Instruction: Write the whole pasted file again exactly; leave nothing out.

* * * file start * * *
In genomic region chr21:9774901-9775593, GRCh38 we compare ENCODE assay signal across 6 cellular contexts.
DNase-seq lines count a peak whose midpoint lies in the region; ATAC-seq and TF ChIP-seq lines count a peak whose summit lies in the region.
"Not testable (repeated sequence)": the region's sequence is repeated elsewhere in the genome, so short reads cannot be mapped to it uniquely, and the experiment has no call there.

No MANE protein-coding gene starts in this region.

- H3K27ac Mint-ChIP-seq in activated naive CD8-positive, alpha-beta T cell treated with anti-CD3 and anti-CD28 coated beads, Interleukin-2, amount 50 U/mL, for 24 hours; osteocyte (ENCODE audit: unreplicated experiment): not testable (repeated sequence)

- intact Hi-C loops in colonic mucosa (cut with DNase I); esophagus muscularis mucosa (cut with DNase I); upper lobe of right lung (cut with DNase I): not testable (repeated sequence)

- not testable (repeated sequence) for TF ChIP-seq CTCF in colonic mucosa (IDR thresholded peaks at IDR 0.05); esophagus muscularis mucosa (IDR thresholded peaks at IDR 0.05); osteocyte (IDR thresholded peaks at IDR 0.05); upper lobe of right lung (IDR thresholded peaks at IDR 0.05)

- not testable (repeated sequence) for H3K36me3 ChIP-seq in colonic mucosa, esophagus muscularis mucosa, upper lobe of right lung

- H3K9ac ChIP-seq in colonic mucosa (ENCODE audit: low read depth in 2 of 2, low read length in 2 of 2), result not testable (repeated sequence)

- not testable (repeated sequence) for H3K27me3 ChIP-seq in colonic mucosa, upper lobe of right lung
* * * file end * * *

In genomic region chr21:9774901-9775593, GRCh38 we compare ENCODE assay signal across 6 cellular contexts.
DNase-seq lines count a peak whose midpoint lies in the region; ATAC-seq and TF ChIP-seq lines count a peak whose summit lies in the region.
"Not testable (repeated sequence)": the region's sequence is repeated elsewhere in the genome, so short reads cannot be mapped to it uniquely, and the experiment has no call there.

No MANE protein-coding gene starts in this region.

- H3K27ac Mint-ChIP-seq in activated naive CD8-positive, alpha-beta T cell treated with anti-CD3 and anti-CD28 coated beads, Interleukin-2, amount 50 U/mL, for 24 hours; osteocyte (ENCODE audit: unreplicated experiment): not testable (repeated sequence)

- intact Hi-C loops in colonic mucosa (cut with DNase I); esophagus muscularis mucosa (cut with DNase I); upper lobe of right lung (cut with DNase I): not testable (repeated sequence)

- not testable (repeated sequence) for TF ChIP-seq CTCF in colonic mucosa (IDR thresholded peaks at IDR 0.05); esophagus muscularis mucosa (IDR thresholded peaks at IDR 0.05); osteocyte (IDR thresholded peaks at IDR 0.05); upper lobe of right lung (IDR thresholded peaks at IDR 0.05)

- not testable (repeated sequence) for H3K36me3 ChIP-seq in colonic mucosa, esophagus muscularis mucosa, upper lobe of right lung

- H3K9ac ChIP-seq in colonic mucosa (ENCODE audit: low read depth in 2 of 2, low read length in 2 of 2), result not testable (repeated sequence)

- not testable (repeated sequence) for H3K27me3 ChIP-seq in colonic mucosa, upper lobe of right lung